HeartWire reported that an accompanying editorial “notes that the causes of obesity and diabetes appear to be rooted in culture – inactivity and large portion sizes of calorie-dense fast food – and that fighting these diseases with ‘clinical and adult-based approaches’ is akin to ‘pasting a small bandage on a gaping wound.'”
The new study is timely and important, says Marc Jacobson, MD, a Great Neck, N.Y., pediatrician who specializes in caring for children with obesity and cholesterol problems. “It gives us more hard data about the long-term effects of adolescent obesity,” he says.
Jacobson serves on the American Academy of Pediatrics’ Obesity Leadership Workgroup. The Academy recommends that BMI be measured in all children and that those with a BMI above the 85th percentile be helped to get it below the 85th percentile, which is considered a healthy weight, he says.
The American Academy of Pediatrics has a tool parents can use called 5210, Jacobson says. “It’s used to prevent childhood obesity.” It stands for:
- 5 servings of fruits and vegetables daily
- 2 hours or less of television viewing daily
- 1 hour of exercise daily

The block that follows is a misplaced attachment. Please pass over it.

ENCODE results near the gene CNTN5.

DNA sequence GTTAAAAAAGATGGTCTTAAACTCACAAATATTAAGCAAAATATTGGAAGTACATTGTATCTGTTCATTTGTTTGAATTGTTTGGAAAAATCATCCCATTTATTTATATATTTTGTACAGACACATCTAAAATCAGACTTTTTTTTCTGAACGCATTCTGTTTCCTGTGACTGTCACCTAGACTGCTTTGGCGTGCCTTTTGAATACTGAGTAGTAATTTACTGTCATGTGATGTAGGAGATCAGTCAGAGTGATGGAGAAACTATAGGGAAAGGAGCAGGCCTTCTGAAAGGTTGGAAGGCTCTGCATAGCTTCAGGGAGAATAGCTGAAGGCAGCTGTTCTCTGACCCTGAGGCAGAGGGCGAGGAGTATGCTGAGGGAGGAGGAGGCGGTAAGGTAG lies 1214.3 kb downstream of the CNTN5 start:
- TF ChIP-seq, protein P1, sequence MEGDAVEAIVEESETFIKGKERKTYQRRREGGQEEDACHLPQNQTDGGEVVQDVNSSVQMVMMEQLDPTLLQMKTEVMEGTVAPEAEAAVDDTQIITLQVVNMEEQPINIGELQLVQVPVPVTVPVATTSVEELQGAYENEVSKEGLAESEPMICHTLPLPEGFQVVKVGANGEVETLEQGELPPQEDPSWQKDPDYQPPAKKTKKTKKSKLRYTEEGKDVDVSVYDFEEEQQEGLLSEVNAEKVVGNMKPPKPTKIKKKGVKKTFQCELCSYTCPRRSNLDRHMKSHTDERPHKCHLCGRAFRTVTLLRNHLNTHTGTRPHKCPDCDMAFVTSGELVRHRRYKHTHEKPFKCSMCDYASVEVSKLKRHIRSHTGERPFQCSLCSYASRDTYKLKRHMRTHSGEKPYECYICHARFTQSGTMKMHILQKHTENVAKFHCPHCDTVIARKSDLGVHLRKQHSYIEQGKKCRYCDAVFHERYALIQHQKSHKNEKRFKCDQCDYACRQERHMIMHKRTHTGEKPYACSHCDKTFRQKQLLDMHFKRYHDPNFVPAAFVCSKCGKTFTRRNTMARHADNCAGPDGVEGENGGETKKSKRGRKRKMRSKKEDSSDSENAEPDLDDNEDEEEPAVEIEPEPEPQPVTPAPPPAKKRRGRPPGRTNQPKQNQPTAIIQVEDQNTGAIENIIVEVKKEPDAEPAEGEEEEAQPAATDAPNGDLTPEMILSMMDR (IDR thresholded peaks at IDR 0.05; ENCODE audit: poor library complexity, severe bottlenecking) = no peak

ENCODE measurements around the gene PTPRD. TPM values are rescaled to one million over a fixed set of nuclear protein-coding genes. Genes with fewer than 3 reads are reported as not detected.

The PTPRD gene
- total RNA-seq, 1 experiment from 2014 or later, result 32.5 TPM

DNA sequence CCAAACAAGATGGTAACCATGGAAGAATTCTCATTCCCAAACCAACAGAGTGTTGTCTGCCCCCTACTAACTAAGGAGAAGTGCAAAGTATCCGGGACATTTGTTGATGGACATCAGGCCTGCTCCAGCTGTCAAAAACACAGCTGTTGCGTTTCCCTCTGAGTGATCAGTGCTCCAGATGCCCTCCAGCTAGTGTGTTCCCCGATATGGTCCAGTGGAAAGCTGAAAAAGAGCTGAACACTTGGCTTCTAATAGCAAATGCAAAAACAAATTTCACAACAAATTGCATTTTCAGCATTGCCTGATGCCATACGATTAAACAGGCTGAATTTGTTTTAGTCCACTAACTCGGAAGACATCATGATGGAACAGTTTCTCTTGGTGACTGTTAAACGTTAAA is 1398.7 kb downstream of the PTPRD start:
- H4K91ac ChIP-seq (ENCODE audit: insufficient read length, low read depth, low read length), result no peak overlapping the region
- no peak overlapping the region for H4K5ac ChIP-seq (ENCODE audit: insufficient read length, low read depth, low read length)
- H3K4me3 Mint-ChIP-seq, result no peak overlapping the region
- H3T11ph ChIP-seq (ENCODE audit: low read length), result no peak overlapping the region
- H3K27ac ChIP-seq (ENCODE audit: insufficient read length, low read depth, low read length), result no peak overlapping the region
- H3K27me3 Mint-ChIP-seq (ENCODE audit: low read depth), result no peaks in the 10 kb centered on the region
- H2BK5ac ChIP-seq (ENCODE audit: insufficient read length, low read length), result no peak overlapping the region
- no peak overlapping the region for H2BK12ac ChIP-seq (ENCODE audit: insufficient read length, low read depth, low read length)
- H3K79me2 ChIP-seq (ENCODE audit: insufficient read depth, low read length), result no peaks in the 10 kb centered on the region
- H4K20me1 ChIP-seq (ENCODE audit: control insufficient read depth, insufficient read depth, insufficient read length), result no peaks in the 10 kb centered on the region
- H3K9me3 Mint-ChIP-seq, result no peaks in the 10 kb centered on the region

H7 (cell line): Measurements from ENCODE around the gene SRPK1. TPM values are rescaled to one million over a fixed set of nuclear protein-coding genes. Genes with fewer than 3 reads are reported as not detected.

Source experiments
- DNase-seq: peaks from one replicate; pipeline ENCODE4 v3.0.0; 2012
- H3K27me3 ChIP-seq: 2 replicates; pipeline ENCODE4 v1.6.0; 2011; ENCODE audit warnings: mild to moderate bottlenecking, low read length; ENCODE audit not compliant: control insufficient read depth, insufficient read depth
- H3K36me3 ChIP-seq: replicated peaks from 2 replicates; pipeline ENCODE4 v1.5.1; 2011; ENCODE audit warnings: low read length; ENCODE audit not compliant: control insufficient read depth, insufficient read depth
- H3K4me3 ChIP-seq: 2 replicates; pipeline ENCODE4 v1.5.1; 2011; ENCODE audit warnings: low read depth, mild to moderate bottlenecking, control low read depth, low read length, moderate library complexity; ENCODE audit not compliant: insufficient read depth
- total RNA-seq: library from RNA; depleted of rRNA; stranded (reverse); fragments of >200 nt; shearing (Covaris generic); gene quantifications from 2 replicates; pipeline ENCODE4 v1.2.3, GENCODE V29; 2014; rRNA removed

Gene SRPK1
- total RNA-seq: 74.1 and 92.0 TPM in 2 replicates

- 0 or nearly zero sugar-sweetened beverages daily
In the editorial accompanying the new study, Edward W. Gregg, PhD, of the DC, notes that the Pima Indians studied in the research are sometimes viewed as not representative of the U.S. population because their risk of diabetes is especially high.
But, he points out that 4% of the participants in the study had impaired glucose tolerance, a percentage similar to the 3% of U.S. teens overall who have the condition. And the condition affects 9.5% of obese teens, he says.
So, what’s a family to do? What if you are your children are overweight or obese? I have a number of resources to assist you:
- My Amazon.com best-selling book, SuperSized Kids: How to protect your child from the obesity threat. You can order the book here, read the Table of Contents here, or read the first chapter here.
- My SuperSized Kids Web site, that you can find here.
- My SuperSized Kids assessment tool that will help you evaluate the activity and nutrition habits of your family. That assessment tool is available for free here.